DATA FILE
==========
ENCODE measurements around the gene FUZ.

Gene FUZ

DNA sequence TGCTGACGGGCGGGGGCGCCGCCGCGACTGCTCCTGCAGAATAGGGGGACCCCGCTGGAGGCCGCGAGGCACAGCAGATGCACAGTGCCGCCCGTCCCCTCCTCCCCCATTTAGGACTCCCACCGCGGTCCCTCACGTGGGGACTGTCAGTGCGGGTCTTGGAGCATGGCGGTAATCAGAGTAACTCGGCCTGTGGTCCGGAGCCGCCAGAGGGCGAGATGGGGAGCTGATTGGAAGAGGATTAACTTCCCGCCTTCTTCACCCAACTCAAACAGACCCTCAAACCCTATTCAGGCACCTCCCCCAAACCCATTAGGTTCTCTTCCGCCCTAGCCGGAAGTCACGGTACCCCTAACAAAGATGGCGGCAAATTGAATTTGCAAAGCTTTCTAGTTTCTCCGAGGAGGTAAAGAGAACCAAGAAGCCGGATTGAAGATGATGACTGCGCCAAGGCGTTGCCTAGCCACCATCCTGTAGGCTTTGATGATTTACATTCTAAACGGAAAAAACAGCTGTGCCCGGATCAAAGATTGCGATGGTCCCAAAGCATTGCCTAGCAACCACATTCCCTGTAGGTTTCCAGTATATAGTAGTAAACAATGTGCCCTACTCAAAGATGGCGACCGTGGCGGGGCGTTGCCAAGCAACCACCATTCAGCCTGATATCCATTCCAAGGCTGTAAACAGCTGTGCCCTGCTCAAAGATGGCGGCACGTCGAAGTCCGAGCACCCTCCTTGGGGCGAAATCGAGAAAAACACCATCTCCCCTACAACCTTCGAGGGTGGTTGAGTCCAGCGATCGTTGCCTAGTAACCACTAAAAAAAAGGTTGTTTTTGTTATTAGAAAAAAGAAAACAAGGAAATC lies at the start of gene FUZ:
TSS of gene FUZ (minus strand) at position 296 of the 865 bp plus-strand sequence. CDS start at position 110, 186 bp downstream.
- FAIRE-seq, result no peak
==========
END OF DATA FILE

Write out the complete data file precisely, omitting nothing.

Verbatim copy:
ENCODE measurements around the gene FUZ.

Gene FUZ

DNA sequence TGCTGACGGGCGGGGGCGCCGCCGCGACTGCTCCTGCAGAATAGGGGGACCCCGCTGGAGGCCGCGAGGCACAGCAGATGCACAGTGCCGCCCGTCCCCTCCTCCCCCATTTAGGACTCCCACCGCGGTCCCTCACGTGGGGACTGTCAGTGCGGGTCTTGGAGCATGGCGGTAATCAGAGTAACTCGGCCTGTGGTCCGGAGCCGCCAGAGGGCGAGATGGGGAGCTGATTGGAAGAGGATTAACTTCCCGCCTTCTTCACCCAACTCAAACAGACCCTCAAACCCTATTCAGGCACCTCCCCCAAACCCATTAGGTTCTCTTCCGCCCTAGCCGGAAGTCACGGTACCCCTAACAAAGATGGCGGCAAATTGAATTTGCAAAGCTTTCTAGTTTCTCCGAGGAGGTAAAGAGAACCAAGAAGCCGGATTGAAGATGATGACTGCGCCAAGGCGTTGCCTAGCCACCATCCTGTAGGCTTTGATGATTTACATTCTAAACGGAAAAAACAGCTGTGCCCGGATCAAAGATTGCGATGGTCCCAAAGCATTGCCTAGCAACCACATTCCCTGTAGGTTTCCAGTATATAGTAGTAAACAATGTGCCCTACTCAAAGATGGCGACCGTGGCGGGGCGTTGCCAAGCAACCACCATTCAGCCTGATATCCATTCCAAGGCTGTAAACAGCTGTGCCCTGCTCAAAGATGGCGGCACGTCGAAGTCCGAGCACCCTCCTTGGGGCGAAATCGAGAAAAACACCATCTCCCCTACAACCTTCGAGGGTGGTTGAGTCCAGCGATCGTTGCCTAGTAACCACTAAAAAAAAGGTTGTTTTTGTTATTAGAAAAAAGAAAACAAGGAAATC lies at the start of gene FUZ:
TSS of gene FUZ (minus strand) at position 296 of the 865 bp plus-strand sequence. CDS start at position 110, 186 bp downstream.
- FAIRE-seq, result no peak